These Eastside parks have become more popular in use lately, having hosted major events such as this year’s Luminaria Contemporary Arts Festival and the San Antonio Beer Festival this year.
*$2.5 million for the World Heritage Missions site, including improvements, land acquisition, and projects at Concepcion and Stinson parks.
*$1 million total for upgrades at four parks in District 5: Benavides, Collins Gardens, Kennedy and Vidaurri.
*$400,000 in improvements for Mud Creek Park, a pocket park in District 10. But resident Michelle Stewart requested more upgrades on Nov. 2.
She said some people use the park, which is part of a natural area, to poach deer. ATV tracks have also been found around the park. Other park users have found graffiti there.
Stewart said she hopes the committee and the council will increase funding at Mud Creek Park to support a small dog park, water fountains, and to shore up overall safety.
Then there are 16 unfunded parks projects that city staff did not recommend early on, but they are now under committee review, including:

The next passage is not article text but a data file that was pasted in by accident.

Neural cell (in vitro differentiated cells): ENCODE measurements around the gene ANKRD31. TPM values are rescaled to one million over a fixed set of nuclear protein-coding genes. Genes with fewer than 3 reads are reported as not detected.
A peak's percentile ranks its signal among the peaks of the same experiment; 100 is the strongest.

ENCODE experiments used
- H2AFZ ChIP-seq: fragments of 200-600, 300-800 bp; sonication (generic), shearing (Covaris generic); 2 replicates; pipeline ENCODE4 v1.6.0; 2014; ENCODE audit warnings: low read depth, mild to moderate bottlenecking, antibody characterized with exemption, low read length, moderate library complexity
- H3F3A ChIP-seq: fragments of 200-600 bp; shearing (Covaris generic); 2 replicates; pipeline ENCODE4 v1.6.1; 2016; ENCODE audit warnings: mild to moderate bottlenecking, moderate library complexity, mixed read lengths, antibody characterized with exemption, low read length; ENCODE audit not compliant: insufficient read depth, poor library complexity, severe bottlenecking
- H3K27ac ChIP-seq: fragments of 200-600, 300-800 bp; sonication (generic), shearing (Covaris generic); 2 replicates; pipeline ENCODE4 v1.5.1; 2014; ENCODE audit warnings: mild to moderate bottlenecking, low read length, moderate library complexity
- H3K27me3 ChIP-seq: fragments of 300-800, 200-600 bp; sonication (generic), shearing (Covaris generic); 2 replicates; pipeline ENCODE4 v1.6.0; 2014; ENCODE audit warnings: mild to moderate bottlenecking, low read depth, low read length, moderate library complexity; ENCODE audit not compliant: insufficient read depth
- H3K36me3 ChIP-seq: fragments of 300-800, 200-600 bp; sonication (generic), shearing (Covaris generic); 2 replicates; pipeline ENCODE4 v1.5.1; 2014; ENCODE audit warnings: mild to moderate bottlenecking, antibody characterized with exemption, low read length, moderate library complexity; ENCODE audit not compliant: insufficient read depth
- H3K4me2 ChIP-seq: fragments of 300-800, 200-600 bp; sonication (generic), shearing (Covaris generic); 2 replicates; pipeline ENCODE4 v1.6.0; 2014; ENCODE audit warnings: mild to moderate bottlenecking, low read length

*$3 million for improvements and expansion of existing park/ball field facilities at District 5's Normoyle Park to accommodate the San Antonio Senior Softball League.
*$1.5 million to develop a park for District 6's Piper Meadow neighborhood.
*$4.9 million to improve District 1's Old Spanish Trail Soccer Complex.
*$750,000 to improve District 2's Dawson Park.
*$4.5 million to finish Phase 2 of Mission YMCA, a 2012 bond project that will give the Southside its first YMCA facility by early 2017.
*$400,000 to improve the 5 Diamonds Little League complex in District 3, including more paved parking space.
*$2 million for roadway improvements in John James Park to better serve visitors to this Eastside park, and to provide more access to schools at Joint Base San Antonio-Fort Sam Houston. The Fort Sam Houston Independent School District has pledged $150,000 in design fees.
*$4 million for a gated skate park in District 6.
$2 million more in McAllister improvements as requested by the group Friends of McAllister Park.
The current total list of unfunded parks and recreation projects can be viewed here.
The parks committee is slated Dec. 3 to tour Hemisfair, Hardberger, McAllister, Brackenridge, as well as Lockwood & Dignowity and O.P. Schnabel parks, and San Pedro Creek. They also may tour the Old Spanish Trail soccer facility.